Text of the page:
, Hong Kong

How ESG is measured in valuations and how enhanced green technology helps companies with purpose

By Hannah Jeong

Companies without a purpose are no longer sustainable. As so many young people today aspire to live in a better world, the domino effect of their choices to be environmentally and socially conscious reaches all companies. 

Transparency is critical to companies winning hearts and minds and business. As companies make tough choices around their ESG goals, they will be looking at their supply chains and those companies’ ESG scores to enhance their savings.

Determining a company's purpose begins with identifying a problem that needs to be solved. The United Nations Sustainable Development Goals (UN SDGs) provide a good starting framework, comprising 17 interrelated goals with broad scope for interpretation. 

Take UN SDG number five – Gender Equality; a company goal could be to improve its gender ratio through more equitable hiring practices and ensuring women are represented and supported in the workplace.

To be successful, the company must communicate its goal clearly to staff to bring them on board. Aligning with the stated purpose will allow the company to harness potential focus and goodwill to accelerate its success. 

The technology gap

Once staff are engaged in a company’s mission to reduce its carbon footprint, the right tools are required to measure its efforts. 

For example, a company might currently record how much it spends on fuel as a matter of accounting but cannot relate this figure to environmental impact and the progress of its ESG goals.

It must know how much fuel it uses to pinpoint its carbon footprint.

This gap in our ability to measure carbon emissions must be bridged with better technology and AI (Artificial Intelligence).

With the rise of the Northern Metropolis and its technopole, we can look forward to more accessible and more accurate means to do this.

How the cost of climate risk is measured

The recent ULI Hong Kong Conference focused on 2023 being a pivotal year for the city’s future as an international finance centre and how the real estate community can impact Hong Kong’s resilience and drive sustainability. 

Resilience and sustainability are pivotal to investors’ decisions to buy an asset. They have become increasingly important as we feel the effects of climate change. Even though investors might only hold a property for a short period, when they divest it, they cannot expect buyers to take care of climate-proofing without a substantial discount on the price. This caution illustrates ESG's importance, as this score directly affects an asset’s value.

Sustainability is being considered in real estate valuation already. But, while it is essential, it is not yet a critical factor that impacts value. Property valuations give the seller’s profile, and external market matters more weight. Green building certification indicates that the owner has future-proofed the building, investing in hardware and software to increase its attraction to tenants.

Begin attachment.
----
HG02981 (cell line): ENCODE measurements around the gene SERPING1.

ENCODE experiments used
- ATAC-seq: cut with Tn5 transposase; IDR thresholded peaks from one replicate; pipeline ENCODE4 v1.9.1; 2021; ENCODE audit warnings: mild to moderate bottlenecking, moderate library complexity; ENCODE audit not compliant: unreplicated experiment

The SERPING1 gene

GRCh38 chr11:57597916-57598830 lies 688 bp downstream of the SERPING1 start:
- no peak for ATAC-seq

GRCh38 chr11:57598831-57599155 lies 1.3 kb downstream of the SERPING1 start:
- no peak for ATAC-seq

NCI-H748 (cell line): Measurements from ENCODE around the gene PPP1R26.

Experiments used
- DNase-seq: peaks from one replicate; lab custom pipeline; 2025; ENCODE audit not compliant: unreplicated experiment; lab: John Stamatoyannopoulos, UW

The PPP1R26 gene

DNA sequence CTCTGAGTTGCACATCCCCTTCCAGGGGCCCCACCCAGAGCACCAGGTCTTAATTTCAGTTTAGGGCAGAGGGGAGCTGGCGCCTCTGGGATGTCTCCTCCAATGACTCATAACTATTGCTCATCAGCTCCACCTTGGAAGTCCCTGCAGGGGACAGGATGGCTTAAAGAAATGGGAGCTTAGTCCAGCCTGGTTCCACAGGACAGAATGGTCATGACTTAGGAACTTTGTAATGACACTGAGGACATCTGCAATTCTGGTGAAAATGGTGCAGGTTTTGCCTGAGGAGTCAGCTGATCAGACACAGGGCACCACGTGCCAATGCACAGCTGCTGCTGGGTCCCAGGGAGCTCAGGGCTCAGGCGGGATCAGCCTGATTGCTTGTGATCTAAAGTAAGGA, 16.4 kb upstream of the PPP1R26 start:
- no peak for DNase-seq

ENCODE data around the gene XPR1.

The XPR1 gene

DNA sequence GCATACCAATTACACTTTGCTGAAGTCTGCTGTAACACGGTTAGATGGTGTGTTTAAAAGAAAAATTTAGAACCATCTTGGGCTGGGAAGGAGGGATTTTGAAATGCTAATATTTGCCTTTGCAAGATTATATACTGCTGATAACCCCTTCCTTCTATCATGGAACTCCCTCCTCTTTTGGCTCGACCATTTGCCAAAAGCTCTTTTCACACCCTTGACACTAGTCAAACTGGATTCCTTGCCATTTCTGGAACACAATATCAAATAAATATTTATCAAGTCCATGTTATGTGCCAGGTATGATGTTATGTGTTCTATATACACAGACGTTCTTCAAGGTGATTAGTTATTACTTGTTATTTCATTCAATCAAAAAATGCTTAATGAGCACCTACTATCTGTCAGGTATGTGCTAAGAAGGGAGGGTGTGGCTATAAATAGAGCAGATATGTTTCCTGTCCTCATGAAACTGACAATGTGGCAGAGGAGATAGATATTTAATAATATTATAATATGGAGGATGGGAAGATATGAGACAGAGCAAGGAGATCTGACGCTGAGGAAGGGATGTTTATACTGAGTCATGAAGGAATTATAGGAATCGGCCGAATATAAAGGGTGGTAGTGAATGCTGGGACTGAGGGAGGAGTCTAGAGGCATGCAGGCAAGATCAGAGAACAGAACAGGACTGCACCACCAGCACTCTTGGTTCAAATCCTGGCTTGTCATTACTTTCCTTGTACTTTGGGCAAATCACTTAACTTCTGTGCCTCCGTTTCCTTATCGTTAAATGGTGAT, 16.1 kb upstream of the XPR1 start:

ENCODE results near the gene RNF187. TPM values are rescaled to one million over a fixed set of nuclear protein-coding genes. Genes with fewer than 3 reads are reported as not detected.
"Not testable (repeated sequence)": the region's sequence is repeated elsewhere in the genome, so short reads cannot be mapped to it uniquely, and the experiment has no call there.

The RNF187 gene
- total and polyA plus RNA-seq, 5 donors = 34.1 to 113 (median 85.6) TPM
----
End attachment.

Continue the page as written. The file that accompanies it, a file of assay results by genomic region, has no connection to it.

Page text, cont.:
Climate risks are priced into the real estate market using the Climate Value-at-Risk model. This fully quantitative calculation provides a forward-looking, return-based assessment to measure an investment portfolio’s climate-related risk. The model combines physical climate and transition risk (hazard x exposure x vulnerability).

Investors focus on future-proofing to manage risk and should price in the estimated CapEx to do that. While the “green premium” – the extra paid for future-proofed assets – has not moved the needle in terms of investment, the “brown discount” can drop an asset’s value by as much as 10% in Asia.

Brown discounts are not shown imminently but indicate the greater risk of value decline, stagnant rents, and being labelled as a stranded asset.

On the other hand, lenders will quantify the future exposure of all assets in their loan book to support regulatory reporting.

Data gaps and how they are mitigated

There are several data gaps in current valuations. Platform providers vary on which events are climate risks, making it challenging to extrapolate Climate Value-at-Risk (VaR) from the year 2100 to more imminent implications. Valuers can mitigate this by using the appropriate assessment tools according to purpose, for example, using Climate VaR for investors, but doing a deep-dive technical analysis will be more informative to a General Partner that will redevelop a site.

Climate risk does not significantly impact the property in the near future, so it is being deferred to the subsequent buyers. To prevent this, we need thresholds for risk levels and standardised future-proofing action plans based on each risk level.

Deciding which climate scenarios to use for a valuation is challenging. For investor relations purposes, the analysis can be narrowed down to three climate scenarios spanning best to worse case, but additional scenarios need to be considered when the property undergoes re-development.

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